Art had heard an accent like the Captain's from some Hungarian tourists on his trip to Greece. Good fishing in Greece.

"I've heard worse."

The Captain's face suddenly turned bright green. He must be getting angry.

"Are you telling me my poem is bad?"

Art exhaled a cloud of fine Havana smoke into the Captain's face. It turned greener still.

"Well?"

"Well what?"

"I'll give you one last chance. Did you like my poem?"

"I've heard worse."

"Guard! Throw these scum out of the airlock!"

The Guard picked Art up under one arm. He tucked Ford under the other.

"RESISTANCE IS USELESS!" The guard shouted as he carried Art and Ford out the door towards the airlock.

"I'M SORRY I HAVE TO DO THIS TO YOU, MR. DENT. BUT I HAVE TO DO MY DUTY. MY GRANDFATHER WOULD BE DISAPPOINTED IN ME IF I DIDN'T".

"I understand. A man has to do what a man has to do." What a wimp thought Art.
Charles Darwin, as written by H.P. Lovecraft, from The Origin of the Species.

If, in the unimaginable length of time since the formation of this, our unknowable and limitless universe, there has been accidental and sometimes horrifying changes in the forms of the many and varied creatures which roam our planet; if there is, as cannot be argued against, a constant and unending struggle amongst the creatures on our planet for their very survival (be they shuggoth or Arkham professor); then, considering the unimaginably vast and unknowable relations that creatures of our planet have with each other, it seems highly unlikely that there never would at some point be a subtle, possibly infinitesimal, variation in the character of a creature which dwells upon our world that would unimaginably help the individual creature.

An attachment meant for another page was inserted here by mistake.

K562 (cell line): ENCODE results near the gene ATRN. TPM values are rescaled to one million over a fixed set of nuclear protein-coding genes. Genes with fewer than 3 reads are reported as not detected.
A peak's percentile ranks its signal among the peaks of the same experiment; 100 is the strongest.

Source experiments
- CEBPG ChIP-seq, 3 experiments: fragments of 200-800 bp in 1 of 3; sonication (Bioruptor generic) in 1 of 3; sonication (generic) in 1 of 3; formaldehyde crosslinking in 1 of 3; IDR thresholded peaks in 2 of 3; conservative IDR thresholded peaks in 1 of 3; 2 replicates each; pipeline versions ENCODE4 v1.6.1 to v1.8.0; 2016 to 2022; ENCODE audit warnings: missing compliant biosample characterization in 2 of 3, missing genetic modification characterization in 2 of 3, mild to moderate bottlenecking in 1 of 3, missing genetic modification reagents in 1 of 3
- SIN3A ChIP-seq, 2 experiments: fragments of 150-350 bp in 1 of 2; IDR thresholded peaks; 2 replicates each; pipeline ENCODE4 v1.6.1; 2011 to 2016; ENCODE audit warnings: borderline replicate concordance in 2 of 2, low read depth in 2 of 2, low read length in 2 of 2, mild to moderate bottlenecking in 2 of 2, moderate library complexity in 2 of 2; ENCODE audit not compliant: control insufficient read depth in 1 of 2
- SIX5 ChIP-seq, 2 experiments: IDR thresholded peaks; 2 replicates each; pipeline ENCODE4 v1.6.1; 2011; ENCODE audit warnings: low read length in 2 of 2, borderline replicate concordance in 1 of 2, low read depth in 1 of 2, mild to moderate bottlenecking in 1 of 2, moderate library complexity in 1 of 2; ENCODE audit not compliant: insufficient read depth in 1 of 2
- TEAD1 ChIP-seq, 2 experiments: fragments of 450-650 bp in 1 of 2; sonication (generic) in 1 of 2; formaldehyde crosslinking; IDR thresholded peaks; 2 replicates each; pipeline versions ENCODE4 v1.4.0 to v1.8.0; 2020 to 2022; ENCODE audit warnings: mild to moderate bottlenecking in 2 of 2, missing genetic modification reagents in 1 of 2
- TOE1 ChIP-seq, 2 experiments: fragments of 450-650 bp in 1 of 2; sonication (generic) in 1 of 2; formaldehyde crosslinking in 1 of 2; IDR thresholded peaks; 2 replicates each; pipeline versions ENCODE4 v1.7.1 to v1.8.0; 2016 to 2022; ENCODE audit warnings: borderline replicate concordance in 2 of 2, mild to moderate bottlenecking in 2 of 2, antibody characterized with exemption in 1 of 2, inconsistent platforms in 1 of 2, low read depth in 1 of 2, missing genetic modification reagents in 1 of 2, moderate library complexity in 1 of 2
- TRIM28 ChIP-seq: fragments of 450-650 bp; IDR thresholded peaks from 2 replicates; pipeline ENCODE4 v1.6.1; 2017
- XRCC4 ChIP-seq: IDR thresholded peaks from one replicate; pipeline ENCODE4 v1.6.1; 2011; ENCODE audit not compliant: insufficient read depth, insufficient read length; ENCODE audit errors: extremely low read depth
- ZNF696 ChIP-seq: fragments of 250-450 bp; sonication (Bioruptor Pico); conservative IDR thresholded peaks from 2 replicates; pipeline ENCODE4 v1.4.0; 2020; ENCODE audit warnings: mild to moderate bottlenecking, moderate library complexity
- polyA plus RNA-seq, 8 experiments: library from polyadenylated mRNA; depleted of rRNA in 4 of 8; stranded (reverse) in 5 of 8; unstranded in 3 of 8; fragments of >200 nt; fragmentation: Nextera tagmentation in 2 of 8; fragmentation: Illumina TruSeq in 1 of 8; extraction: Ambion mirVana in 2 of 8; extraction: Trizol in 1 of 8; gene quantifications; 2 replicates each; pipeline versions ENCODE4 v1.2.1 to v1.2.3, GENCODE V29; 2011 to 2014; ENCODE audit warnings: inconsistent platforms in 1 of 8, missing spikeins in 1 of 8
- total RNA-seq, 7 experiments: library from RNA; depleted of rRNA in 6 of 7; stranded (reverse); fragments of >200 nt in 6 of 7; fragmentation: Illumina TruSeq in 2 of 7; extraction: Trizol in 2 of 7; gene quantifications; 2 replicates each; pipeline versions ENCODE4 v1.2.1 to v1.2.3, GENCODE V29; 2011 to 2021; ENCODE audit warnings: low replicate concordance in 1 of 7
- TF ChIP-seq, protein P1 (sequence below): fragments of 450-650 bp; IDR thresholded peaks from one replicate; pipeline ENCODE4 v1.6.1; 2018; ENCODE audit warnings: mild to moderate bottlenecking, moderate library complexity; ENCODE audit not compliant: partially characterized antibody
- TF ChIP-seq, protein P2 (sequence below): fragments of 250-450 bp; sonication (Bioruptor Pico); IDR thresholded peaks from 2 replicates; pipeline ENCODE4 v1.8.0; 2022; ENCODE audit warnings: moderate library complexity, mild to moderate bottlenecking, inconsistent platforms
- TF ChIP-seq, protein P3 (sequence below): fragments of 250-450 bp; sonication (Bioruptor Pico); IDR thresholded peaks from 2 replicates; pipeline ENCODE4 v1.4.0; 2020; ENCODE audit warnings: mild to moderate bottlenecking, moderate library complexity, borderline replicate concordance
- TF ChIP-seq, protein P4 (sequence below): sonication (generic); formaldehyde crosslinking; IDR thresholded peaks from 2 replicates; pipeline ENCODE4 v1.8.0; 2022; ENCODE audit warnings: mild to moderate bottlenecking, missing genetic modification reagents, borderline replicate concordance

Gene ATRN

If this is the truth, as unknowably as that difficult to describe phenomenon is known, then it is highly probable that such a variation might assist the creature in finding a mate and procreating, possibly in some dark and unimaginable hole in the earth, and thus through the principle of inheritance it would be passed on to its small, squirming offspring. This principle, in the interests of keeping the term which I shall use to describe it brief, I have decided to call by the highly logical and understandable name of "Natural Selection".
From pg. 127 of the First Edition.